I have occasionally met Orthodox Christians who have found the lives of the Saints to be an occasion for despair and depression.  Recently I have made it a practice to ask catechumens to read the life of St. Porphyrios, “Wounded By Love,” so that they might begin to taste the ethos or “phronema” (mindset) of Orthodox spiritual life.  One such person came back after a short time, handed the book to me, and said, “I can’t read this.”  When I asked why, the answer was something to this effect: “It’s not fair!  He had loving and pious Orthodox parents.  He got to live on Mount Athos with good spiritual elders from an early age.  It’s depressing!  He had all kinds of advantages over me.  I’ll never come close to where he got to spiritually!”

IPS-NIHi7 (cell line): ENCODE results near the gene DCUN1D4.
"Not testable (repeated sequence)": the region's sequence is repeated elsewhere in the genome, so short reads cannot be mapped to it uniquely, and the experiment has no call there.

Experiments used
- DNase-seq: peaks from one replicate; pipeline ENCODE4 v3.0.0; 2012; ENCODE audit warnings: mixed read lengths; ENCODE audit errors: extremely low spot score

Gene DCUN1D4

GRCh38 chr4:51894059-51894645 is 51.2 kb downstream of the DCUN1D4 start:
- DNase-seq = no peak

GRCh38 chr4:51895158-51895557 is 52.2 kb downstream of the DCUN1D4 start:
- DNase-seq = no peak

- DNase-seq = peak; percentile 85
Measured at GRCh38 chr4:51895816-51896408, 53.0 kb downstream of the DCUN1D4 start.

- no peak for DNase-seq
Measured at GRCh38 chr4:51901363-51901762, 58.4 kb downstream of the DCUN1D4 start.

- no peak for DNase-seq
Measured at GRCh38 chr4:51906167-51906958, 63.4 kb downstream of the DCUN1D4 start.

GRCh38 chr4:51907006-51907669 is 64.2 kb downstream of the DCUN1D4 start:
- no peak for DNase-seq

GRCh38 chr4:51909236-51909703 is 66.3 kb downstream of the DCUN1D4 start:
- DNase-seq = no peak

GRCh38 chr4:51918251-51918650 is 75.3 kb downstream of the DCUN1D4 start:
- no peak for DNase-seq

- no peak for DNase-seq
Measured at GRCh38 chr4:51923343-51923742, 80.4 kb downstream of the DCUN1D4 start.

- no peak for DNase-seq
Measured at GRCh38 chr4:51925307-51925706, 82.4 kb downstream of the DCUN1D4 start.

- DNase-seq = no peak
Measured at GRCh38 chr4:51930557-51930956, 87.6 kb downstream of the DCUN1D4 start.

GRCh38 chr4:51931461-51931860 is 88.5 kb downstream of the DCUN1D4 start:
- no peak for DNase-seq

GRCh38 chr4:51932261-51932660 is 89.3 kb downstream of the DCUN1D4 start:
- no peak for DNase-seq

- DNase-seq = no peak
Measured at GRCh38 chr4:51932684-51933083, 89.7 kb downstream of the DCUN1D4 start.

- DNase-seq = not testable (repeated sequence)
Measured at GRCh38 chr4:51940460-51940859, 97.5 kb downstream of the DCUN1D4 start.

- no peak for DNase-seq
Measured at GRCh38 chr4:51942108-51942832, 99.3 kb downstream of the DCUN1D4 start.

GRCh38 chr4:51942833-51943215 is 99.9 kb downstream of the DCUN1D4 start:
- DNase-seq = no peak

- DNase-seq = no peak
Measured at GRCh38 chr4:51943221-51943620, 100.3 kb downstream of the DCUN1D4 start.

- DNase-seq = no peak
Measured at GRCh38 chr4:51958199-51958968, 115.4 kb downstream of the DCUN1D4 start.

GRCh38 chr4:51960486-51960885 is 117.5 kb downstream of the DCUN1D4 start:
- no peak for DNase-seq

Depending on how we see things, it certainly is a temptation when reading the lives of the Saints to become overwhelmed and even despairing at how far we are from their level of purification, illumination, and “perfection.”  How could we ever catch up to that?  Why even try?  We’ll never reach those heights anyway!